NEW YORK — The release of a Justice Department inspector general report Tuesday is driving department flunkee and Pajamas Media blogger J. Christian Adams into the journalistic echelon of Nellie Bly and Upton Sinclair. Tom Perez, head of the Civil Rights Division and Obama pick for labor secretary, is actually a vehemently anti-white racist; Adams has blown the whole thing wide open, and the Beltway is panicking.
In April Adams picked up the Stormfront Kiss of Death Life endorsement after calling out the affirmative action anti-white conspiracy. Stormfront poster HeartOfLeonidas remarked that Adams’ view was “common sense,” adding:
It is sad that North America has fallen from grace and is overburdened with such a dense population of swarthy, seething, angry and jealous as sin non-whites. I blame the jews and their white libtarded and christarded co-conspirators for horribly dysgenic effect their minldessness [sic] and moralitylessness has allowed to spawn and setup [sic] residence in this formerly fair Nation over these last 100 years.
J. Christian Adams had this to say about Tom Perez:
In the report, Assistant Attorney General Tom Perez . . . makes clear that he doesn’t think Section 5 should ever be used to protect a white minority in covered jurisdictions.
Perez feels it should only be used to prop up the political position of “people of color.” If the victims of discrimination happen to be white, too bad — they are not protected.
The inspector general reports marks Adams’ entrance into the wacky and wonderful world of Daily Currant/Onion punking reporting, as Perez made no such reference to “people of color” in the entire document. It’s an entirely made-up quote from the report, and that’s pretty avant-garde.
Adams at one point in his post said he believed Perez thought “people of color are always part of a ‘disadvantaged group’” before Adams contradicts himself only 14 words later: “DOJ Voting Section lawyers employed Perez’s logic to argue against helping white victims of discrimination in Macon, Mississippi, saying: ‘Until blacks were socio-economically equal to whites in Mississippi (read: statistically) then whites should not be protected under the Voting Rights Act.’”
What Adams Thinks America Could Be Like When Perez and His Ilk “Always” Insist on Racial Enforcement of Voting Rights Act Section 5 (Photo: Getty)
So on one hand, according to Adams, Perez wants selective race-based enforcement of Voting Rights Act Section 5 “always,” even if black Americans were to become some kind of ultra-rich elite separatist set, all obsessed with inbreeding and private clubs. Then Adams admits that long before that point, white Americans would become protected by the Voting Rights Act.
Adams sees coming the middle of the 21st century, when white Americans will in fact become a statistical, if not financial, minority for the first time. He wants to be on the record for complaining early.
Voting Rights Act Section 5′s Covered Jurisdictions, which are More Racist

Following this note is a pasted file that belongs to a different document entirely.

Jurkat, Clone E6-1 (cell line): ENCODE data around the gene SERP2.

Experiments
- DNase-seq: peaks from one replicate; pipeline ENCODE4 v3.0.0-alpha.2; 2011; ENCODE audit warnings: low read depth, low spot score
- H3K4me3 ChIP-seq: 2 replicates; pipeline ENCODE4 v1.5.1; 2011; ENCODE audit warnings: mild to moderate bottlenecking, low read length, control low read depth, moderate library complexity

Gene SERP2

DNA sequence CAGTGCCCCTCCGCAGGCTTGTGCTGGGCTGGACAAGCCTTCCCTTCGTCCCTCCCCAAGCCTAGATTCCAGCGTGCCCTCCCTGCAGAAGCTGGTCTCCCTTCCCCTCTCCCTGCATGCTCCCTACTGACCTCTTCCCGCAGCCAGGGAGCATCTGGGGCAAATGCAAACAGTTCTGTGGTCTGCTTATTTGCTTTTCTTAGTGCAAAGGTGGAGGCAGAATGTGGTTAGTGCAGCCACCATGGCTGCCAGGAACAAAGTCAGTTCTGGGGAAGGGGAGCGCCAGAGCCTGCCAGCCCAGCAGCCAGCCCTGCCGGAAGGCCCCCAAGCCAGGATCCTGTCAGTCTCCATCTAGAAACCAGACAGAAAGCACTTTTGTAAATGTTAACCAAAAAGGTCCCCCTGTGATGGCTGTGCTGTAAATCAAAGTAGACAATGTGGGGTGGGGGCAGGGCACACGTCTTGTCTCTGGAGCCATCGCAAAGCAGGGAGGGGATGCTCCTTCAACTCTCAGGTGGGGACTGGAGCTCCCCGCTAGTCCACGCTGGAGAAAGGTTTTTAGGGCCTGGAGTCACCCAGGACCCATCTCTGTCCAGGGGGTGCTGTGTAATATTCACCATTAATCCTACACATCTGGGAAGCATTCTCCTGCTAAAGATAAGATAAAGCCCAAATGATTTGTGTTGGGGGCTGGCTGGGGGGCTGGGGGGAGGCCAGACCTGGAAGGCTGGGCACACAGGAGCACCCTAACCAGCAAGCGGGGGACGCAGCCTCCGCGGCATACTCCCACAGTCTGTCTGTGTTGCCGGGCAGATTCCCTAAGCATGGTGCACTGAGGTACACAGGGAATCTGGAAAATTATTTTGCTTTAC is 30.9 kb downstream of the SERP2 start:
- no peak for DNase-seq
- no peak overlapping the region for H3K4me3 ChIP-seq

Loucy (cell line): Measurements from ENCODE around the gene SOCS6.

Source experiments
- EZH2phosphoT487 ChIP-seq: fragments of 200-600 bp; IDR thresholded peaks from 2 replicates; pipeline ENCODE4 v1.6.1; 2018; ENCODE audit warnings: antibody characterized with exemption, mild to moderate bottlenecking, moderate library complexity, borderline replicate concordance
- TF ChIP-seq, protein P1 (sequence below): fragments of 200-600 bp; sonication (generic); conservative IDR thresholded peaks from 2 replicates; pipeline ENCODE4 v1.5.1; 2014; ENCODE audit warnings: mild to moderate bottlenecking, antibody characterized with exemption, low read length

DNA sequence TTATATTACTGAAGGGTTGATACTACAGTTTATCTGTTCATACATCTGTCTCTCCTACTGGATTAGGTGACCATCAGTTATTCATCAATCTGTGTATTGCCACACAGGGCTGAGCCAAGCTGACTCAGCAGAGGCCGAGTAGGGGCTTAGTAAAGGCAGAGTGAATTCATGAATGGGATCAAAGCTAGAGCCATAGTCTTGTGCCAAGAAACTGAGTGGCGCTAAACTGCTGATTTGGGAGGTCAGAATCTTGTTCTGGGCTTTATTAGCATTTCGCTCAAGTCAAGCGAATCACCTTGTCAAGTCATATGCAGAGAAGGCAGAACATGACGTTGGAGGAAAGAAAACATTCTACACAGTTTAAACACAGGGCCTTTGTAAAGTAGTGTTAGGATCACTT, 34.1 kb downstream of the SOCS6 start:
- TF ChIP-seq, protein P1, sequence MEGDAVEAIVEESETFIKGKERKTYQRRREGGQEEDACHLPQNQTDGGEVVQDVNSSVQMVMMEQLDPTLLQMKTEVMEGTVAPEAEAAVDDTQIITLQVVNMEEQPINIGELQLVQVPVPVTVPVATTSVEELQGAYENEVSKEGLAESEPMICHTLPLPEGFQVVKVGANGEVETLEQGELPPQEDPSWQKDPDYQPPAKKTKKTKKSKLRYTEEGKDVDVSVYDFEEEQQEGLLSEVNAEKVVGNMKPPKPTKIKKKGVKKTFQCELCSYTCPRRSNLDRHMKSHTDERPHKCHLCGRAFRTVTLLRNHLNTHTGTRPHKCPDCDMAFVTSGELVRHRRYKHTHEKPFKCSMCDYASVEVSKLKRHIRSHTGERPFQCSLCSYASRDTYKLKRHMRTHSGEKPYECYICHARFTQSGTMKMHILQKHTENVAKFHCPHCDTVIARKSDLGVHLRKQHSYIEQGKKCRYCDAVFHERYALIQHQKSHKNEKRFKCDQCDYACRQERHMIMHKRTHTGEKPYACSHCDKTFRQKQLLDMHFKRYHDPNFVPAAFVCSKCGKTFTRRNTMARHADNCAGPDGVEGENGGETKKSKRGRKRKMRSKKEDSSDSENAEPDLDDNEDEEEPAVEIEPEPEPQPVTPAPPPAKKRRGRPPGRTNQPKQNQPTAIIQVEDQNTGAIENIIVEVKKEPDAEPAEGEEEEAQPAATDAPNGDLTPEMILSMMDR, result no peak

WASHINGTON — When Wednesday John Roberts and the solicitor general questioned whether any southern concentration of racism was a rationale for Voting Rights Act Section 5′s constitutionality, cynics responded as though the chief justice was blind to a vicious national legacy. One American Prospect article — leaning on a 2005 analysis that concluded the U.S. South was especially racist — was redistributed through Twitter at least 300 times over a day.
The American Journal of Political Science analysis, aforementioned, “Old Times There Are Not Forgotten: Race and Partisan Realignment in the Contemporary South [PDF],” concluded “the regional gap in racial conservatism has not closed since [the end of the Civil Rights era.]”
The exchange between the justice and administration lawyer was in the context of a Supreme Court challenge to the decades-old Voting Rights Act, by Alabama’s Shelby County — a challenge on whether mostly southern states, due to Section 5′s “preclearance requirements,” should have to run voting-law changes by authorities in Washington.
CHIEF JUSTICE ROBERTS: General, is it — is it the government’s submission that the citizens in the South are more racist than citizens in the North?
GENERAL VERRILLI: It is not, and I do not
know the answer to that, Your Honor, but I do think it was reasonable for Congress –
CHIEF JUSTICE ROBERTS: Well, once you said it is not, and you don’t know the answer to it.
GENERAL VERRILLI: I — it’s not our submission. As an objective matter, I don’t know the answer to that question. But what I do know is that Congress had before it evidence that there was a continuing need based on Section 5 objections, based on the purpose-based character of those objections, based on the disparate Section 2 rate, based on the persistence of polarized voting, and based on a gigantic wealth of jurisdiction-specific and anecdotal evidence, that there was a continuing need.
Preclearance requirements mandate that nine states, and localities in seven others, get federal clearance before modifying voting laws. Under the challenged Section 5, localities and states serve in discrimination cases as plaintiffs, who in turn file grievances with the Justice Department.
At The Nation, columnist Ari Berman weighed in Wednesday evening, espousing that southern voter suppression attempts in particular were alive and well:
“[S]ix of the nine fully covered states under Section 5 passed new voting restrictions since 2010, including voter ID laws (Alabama, Mississippi, South Carolina, Texas and Virginia), limits on early voting (Georgia) and restrictions on voter registration (Alabama and Texas), compared to only one-third of noncovered jurisdictions during the same period.